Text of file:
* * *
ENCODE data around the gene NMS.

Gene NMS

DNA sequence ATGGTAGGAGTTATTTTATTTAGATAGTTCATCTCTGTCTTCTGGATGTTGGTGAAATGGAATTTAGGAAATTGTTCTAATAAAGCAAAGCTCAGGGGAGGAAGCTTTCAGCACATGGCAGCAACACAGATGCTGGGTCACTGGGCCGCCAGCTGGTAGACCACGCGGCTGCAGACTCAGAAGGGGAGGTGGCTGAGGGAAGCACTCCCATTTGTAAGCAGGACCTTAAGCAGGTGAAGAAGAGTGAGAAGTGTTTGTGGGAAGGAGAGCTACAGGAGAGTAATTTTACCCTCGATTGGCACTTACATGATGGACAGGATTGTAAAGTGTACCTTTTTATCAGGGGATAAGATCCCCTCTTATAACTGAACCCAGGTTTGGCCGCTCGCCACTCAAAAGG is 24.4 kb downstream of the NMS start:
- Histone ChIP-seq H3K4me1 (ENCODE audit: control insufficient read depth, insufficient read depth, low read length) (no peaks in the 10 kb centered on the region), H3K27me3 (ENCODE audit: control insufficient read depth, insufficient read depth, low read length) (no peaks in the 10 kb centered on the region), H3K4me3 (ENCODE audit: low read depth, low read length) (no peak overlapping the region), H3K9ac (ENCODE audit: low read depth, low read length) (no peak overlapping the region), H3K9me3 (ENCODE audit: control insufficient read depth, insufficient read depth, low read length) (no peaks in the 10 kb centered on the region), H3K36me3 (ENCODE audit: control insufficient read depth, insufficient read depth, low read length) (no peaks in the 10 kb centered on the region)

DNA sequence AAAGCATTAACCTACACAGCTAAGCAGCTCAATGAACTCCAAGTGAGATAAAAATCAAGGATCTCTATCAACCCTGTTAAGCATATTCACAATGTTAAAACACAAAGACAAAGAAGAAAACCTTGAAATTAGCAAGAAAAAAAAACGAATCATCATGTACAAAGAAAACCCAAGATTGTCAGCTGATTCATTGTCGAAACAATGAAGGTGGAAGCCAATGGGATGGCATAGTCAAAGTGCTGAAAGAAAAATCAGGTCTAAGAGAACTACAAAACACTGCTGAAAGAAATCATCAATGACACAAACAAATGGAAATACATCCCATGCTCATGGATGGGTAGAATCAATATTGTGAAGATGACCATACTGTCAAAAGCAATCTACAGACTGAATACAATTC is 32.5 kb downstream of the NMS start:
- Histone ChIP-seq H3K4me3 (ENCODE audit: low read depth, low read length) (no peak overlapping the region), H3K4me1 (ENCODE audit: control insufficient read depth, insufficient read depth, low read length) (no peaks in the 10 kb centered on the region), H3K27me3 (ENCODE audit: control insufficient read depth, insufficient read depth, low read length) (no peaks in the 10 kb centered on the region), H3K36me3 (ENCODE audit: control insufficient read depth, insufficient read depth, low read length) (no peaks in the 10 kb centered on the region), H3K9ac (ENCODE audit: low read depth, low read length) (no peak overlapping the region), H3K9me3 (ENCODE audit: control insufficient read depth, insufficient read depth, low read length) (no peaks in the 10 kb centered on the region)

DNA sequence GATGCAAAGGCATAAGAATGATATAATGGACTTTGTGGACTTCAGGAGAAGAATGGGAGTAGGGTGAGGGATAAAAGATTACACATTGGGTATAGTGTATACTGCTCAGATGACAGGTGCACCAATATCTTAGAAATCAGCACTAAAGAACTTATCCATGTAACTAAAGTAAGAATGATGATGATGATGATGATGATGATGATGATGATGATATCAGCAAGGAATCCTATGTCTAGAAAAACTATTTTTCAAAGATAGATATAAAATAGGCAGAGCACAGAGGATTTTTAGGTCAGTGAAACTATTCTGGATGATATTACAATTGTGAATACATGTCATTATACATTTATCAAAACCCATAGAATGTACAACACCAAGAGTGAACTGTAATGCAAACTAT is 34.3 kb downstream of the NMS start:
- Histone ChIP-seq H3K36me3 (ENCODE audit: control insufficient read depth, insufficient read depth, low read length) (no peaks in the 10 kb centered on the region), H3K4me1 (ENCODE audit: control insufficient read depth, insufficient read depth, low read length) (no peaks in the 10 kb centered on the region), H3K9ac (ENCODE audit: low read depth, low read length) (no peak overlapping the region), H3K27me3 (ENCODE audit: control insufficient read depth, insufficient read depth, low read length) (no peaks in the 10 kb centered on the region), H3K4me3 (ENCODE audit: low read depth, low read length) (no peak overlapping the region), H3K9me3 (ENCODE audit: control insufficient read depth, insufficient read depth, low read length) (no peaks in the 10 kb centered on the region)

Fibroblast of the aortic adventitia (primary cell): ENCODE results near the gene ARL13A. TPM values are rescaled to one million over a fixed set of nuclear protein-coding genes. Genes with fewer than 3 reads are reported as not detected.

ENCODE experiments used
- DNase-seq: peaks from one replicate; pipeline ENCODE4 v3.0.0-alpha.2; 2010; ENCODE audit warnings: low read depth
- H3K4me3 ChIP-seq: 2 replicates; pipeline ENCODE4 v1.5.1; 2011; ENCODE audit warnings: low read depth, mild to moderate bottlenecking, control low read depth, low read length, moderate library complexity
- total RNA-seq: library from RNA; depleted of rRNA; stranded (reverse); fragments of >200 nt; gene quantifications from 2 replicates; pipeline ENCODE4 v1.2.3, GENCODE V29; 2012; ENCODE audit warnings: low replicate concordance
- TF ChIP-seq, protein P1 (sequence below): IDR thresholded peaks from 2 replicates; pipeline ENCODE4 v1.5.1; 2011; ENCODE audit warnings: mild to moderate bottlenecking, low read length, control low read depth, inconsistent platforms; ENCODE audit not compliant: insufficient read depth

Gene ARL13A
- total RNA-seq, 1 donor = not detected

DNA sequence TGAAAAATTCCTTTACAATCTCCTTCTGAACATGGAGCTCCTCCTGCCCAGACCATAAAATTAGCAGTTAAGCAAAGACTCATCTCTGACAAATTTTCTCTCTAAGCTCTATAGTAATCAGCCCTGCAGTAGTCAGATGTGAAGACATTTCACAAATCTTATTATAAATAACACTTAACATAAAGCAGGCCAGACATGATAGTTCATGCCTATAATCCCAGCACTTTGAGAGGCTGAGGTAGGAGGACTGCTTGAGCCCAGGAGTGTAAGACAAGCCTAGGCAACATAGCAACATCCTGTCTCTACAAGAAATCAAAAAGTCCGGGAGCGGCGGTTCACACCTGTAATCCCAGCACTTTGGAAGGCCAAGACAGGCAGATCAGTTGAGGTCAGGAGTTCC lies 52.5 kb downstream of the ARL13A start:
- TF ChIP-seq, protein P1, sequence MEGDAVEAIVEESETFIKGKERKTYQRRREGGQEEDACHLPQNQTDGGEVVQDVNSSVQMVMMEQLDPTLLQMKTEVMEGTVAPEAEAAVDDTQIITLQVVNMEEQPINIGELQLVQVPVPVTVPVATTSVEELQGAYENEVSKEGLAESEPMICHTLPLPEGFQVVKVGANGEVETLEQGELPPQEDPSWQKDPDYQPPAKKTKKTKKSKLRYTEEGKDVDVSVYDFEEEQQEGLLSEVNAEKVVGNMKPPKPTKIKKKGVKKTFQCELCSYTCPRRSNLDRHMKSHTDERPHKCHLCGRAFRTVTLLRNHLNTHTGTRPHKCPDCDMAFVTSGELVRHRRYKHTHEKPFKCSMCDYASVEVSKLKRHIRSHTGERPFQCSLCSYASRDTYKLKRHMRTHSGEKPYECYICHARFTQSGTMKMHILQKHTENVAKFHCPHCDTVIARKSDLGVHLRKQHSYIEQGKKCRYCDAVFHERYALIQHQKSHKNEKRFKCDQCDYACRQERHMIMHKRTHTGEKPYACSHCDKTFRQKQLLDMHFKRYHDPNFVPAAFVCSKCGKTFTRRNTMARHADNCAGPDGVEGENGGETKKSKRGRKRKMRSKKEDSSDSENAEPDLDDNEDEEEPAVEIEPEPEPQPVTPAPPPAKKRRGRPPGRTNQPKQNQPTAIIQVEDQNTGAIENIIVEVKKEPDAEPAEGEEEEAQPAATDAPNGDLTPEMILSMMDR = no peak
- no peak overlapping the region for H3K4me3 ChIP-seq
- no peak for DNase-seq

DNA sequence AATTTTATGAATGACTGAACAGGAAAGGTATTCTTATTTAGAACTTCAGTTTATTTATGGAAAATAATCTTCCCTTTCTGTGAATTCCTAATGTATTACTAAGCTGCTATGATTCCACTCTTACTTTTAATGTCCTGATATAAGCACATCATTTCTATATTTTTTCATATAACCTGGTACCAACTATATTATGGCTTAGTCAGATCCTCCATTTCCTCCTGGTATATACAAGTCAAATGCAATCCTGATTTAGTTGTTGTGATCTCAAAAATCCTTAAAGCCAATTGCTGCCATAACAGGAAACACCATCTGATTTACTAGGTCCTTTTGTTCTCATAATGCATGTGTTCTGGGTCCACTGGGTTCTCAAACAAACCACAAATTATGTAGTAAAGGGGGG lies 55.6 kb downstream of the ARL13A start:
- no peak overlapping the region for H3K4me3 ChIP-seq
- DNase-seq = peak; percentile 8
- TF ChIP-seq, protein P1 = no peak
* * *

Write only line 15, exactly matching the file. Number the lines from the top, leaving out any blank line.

Gene ARL13A